The woodcutter: This story reveals the secret of inner strength

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Louise Hay
@louisehay
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wikipedia.org

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A young man needed to work, but all he had was an ax his father had left him and his enormous physical strength, so he decided to try his luck in a sawmill. 

The owner hired him immediately. As soon as he was assigned his work area, the young man brandished his ax and cut down eighteen trees in one day. Encouraged by his productivity, he decided that the next day he would improve his record, so he went to rest early. 



In the morning, he got up before anyone else and went into the forest. Though he tried hard, he couldn't cut more than fifteen trees. 

Sad for her poor performance, she thought that perhaps she should have rested longer, so that night she decided to go to bed at sunset. At dawn he got up determined to surpass his record of 18 trees. However, that day he only cut ten. 

The next day there were seven, then five, until at the end of the first week of work he cut only two. He couldn't understand what was happening to him, so he figured maybe he'd had a stroke of luck the first day and wasn't really that good at the job. He decided to resign, so he went to the foreman: 

- Sir, I don't know what's happening to me, I don't understand why I stopped being productive at work. I better abandon it. 

The foreman, who was a very wise man, asked him: 

-When did you last sharpen the ax?

-Sharpen? I never did, I didn't have time to sharpen my ax, I couldn't waste time, I was very busy cutting trees.

Following the foreman's advice, the young woodcutter, between one tree and another, began to devote part of his time to sharpening the ax. So he managed to cut more trees.



There is a time to act and another to reflect

This interesting tale reflects our modern life. It happens to all of us like the young woodcutter: we are so busy, running from place to place, taking care of apparently important tasks that we neglect ourselves, we forget the psychological preparation necessary to tackle these tasks effectively. Consequently, it is not strange that we have to try harder and harder just to get worse results, so we end up physically and mentally exhausted.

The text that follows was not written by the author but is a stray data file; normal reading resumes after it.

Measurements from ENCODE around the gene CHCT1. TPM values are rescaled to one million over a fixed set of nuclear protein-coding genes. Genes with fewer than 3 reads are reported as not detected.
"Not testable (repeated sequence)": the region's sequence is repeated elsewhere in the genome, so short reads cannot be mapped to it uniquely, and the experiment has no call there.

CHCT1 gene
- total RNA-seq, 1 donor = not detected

Søren Kierkegaard had already warned us: “Many of us pursue pleasure so quickly that we gasp and hurry to leave it behind. The philosopher meant that we live too hastily to be able to enjoy small gains or to prepare ourselves adequately for the problems we face.

We live impulsively, by inertia, without stopping, without planning, without thinking much. Therefore, it is normal for our minds to become blocked and we begin to suffer from stress, chronic fatigue and diseases of all kinds. Even then, when we realize that we are not well, we move on without thinking that perhaps we should pause to reconsider what we are doing, how and why.

We must remember that sometimes we don't fall out of weakness but because we have been too strong, too long. We must avoid reaching that point. The secret of inner strength lies not in being strong under all circumstances, but in knowing when it is time to stop and regain strength.

How to sharpen our "psychological ax"?

The Roman emperor Augustus Caesar always said to his assistants: "hurry up slowly". He was referring to the need to do things consciously, to avoid unnecessary mistakes that force you to retrace your steps by wasting more time and energy. Therefore, we must always be able to move consciously in our life.



We can start with these questions:

- Are you getting enough rest or don't have a spare minute in your agenda? Never having a free minute is not good. We all need time to rest, to be alone with ourselves, away from the daily noise and stimuli that continually bombard us and overload our nervous system. Solitude and silence are essential to rediscover inner strength and peace. The time spent resting is not wasted time, it is the essential time to recharge the emotional battery.

- Are your priorities clear to you or are you plugging the holes as they arise? If you are always doing something, you will end up getting absorbed in the whirlwind of routine. You are dealing with setbacks as they appear, without wondering if they really matter. In this way, the little everyday things become a black hole that absorbs your time and energy. Furthermore, limiting yourself to reacting every time a problem arises generates a deep sense of lack of control, which is very damaging to your psychological balance because you begin to feel that you are at the mercy of fate. This is the prelude to learned helplessness. So instead of reacting automatically and rushing to solve an irrelevant problem, learn to prioritize.


 - How else can you do things? Make sure you practice introspection, look inside yourself and understand what is happening to you. Maybe you are spending too much time and effort on others or on your job, and you are neglecting yourself. Ask yourself how you can achieve a more satisfying balance. Why do you do what you do? Is it really worth it? Are you in tune with your values ​​and goals in life? Remember that there is always another way to do things, maybe it is not the shortest way but it could be the one that generates you less stress.


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